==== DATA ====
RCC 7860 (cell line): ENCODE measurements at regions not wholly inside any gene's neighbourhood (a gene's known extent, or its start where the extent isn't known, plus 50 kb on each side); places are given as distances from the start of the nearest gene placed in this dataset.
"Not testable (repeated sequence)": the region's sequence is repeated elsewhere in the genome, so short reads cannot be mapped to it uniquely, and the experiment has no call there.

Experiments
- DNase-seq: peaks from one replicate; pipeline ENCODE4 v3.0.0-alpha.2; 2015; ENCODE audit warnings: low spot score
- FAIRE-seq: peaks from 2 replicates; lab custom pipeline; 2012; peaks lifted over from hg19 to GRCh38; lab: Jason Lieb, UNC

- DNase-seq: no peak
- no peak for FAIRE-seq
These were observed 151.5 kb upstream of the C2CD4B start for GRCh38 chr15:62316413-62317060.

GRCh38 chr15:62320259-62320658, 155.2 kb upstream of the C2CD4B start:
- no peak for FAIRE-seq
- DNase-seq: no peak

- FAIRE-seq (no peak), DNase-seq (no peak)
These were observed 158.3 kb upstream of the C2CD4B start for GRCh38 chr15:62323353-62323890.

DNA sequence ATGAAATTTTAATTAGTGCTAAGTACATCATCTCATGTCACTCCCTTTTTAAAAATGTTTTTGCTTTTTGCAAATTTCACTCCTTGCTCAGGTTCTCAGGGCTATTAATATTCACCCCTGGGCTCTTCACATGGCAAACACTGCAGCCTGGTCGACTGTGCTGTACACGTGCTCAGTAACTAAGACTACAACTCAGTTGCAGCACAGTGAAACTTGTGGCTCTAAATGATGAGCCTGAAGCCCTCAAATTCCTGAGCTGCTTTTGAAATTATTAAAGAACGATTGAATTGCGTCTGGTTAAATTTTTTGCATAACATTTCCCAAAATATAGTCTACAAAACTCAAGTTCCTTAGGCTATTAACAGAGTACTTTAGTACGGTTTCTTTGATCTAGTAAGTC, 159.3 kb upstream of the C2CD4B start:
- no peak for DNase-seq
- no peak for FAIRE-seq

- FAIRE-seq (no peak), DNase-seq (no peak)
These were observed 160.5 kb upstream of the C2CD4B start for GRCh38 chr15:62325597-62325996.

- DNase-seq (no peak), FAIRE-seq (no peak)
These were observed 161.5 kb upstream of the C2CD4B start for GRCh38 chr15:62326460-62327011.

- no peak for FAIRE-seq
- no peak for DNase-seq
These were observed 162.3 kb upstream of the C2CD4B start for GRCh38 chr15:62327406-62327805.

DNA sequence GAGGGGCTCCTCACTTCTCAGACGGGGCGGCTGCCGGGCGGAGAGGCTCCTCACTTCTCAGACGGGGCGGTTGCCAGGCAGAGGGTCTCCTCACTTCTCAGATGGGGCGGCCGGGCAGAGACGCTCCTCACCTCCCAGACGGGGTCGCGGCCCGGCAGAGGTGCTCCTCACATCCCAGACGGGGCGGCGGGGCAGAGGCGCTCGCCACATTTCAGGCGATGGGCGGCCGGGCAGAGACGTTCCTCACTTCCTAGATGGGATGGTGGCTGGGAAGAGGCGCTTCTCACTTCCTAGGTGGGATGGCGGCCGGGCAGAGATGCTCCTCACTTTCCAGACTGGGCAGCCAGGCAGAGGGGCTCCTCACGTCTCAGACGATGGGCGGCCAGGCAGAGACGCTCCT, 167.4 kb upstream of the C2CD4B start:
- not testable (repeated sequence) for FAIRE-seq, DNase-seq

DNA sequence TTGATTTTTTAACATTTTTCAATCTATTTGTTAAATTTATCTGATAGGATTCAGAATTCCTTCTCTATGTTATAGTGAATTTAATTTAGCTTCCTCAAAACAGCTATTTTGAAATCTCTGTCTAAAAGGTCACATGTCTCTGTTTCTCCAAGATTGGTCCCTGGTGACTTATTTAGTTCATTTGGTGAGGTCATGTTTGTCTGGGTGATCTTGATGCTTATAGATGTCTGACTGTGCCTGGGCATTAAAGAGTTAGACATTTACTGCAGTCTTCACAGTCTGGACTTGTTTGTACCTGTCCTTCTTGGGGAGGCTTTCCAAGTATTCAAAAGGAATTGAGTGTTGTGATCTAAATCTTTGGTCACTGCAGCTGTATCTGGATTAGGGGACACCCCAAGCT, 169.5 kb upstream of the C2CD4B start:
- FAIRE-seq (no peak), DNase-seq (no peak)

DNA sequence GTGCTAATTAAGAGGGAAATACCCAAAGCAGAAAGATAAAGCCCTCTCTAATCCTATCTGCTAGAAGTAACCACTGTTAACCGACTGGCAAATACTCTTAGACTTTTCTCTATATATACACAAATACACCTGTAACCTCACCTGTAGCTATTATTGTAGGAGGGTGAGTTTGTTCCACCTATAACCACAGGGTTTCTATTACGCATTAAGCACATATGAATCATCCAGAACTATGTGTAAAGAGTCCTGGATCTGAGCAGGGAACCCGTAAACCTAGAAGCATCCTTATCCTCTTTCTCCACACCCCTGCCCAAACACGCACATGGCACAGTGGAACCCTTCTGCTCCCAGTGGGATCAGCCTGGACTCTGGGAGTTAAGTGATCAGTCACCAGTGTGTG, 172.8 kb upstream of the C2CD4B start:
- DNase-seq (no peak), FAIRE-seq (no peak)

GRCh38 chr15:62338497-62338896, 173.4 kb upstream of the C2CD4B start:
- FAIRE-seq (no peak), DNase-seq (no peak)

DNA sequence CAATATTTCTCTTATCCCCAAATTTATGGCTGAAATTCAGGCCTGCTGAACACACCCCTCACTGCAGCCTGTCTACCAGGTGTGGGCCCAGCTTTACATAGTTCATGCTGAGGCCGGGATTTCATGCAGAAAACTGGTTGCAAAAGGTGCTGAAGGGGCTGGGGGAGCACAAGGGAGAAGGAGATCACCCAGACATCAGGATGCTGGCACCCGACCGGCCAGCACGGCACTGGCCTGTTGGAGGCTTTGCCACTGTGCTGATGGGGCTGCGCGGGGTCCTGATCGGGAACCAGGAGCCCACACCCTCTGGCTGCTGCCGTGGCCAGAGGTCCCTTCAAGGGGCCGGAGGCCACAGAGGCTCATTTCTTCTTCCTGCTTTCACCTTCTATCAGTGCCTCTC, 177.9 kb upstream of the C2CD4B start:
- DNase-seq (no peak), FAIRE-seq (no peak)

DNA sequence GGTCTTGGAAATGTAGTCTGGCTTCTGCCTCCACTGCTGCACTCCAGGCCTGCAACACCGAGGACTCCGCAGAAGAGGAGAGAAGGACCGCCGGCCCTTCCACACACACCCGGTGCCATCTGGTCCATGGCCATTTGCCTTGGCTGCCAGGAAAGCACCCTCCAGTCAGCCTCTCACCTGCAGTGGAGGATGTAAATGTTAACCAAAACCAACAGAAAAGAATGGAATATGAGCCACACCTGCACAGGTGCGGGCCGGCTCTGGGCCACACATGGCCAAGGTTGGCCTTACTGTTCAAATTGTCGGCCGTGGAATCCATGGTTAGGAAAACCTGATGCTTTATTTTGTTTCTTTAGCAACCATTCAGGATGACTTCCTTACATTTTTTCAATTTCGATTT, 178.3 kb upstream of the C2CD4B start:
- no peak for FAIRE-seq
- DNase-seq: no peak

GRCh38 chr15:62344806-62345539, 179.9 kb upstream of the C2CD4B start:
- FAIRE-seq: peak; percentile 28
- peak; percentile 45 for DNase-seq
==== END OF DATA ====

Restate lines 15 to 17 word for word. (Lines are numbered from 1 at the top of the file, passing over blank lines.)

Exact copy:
- no peak for DNase-seq
- no peak for FAIRE-seq

- FAIRE-seq (no peak), DNase-seq (no peak)